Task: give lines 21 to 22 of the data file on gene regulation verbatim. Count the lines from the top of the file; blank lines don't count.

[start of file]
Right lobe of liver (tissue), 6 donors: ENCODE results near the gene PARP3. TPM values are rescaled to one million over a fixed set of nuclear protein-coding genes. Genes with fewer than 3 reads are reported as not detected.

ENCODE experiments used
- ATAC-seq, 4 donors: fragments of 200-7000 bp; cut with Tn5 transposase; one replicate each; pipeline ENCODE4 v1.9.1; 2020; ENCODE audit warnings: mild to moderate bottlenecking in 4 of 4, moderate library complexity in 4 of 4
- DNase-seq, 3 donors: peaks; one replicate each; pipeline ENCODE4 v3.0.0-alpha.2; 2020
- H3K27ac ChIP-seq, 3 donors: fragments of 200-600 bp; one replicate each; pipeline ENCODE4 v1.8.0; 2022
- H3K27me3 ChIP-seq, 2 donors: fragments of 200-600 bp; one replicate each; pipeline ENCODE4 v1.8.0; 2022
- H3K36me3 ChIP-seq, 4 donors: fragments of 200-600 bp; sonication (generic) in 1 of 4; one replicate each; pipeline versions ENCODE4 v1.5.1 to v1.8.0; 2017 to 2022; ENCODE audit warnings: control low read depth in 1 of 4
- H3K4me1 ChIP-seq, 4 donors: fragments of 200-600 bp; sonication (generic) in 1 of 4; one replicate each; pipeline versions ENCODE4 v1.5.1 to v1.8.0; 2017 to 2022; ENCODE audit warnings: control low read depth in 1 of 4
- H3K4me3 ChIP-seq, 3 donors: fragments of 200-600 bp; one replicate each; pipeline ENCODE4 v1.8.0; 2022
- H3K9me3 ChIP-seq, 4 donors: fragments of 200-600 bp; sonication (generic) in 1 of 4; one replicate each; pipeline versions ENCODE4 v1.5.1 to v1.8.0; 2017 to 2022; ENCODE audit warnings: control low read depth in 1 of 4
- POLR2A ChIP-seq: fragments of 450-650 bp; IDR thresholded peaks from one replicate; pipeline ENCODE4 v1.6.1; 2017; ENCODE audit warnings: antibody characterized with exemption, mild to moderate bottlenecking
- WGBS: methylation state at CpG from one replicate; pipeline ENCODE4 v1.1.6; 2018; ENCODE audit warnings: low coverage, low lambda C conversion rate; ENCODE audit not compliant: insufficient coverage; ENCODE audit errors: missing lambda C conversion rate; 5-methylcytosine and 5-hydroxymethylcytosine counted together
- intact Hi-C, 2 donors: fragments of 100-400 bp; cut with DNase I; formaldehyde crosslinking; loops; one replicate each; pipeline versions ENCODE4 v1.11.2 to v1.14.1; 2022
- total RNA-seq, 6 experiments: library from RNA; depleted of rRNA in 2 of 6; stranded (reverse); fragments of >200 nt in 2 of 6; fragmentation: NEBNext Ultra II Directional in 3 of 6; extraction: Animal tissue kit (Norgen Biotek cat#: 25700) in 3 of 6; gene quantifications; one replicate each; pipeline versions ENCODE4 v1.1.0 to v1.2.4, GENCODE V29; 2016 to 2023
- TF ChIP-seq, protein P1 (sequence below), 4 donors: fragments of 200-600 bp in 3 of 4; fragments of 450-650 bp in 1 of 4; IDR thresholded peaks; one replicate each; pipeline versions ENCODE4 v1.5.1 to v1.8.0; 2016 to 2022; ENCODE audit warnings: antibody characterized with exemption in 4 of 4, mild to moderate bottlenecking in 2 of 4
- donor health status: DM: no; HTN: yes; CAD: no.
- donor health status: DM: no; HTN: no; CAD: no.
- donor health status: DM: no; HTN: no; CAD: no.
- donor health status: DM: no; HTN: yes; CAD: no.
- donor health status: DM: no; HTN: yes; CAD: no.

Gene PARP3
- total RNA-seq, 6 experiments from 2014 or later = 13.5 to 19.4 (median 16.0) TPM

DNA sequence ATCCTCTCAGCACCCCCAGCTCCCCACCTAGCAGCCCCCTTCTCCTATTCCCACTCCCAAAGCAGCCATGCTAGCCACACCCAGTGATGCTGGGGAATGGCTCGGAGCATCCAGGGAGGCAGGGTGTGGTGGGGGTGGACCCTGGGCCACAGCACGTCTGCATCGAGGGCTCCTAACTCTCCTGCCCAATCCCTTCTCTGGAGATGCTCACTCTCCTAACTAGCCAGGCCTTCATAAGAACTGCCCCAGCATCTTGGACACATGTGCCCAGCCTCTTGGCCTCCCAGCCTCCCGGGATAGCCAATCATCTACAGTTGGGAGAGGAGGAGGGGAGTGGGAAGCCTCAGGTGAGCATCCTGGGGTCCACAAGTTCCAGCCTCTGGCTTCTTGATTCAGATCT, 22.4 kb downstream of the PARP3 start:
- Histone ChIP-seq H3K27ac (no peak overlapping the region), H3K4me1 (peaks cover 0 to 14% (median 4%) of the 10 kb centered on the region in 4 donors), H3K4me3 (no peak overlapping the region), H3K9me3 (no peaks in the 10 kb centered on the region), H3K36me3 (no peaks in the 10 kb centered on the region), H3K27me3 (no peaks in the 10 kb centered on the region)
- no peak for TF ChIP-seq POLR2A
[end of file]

Gene PARP3
- total RNA-seq, 6 experiments from 2014 or later = 13.5 to 19.4 (median 16.0) TPM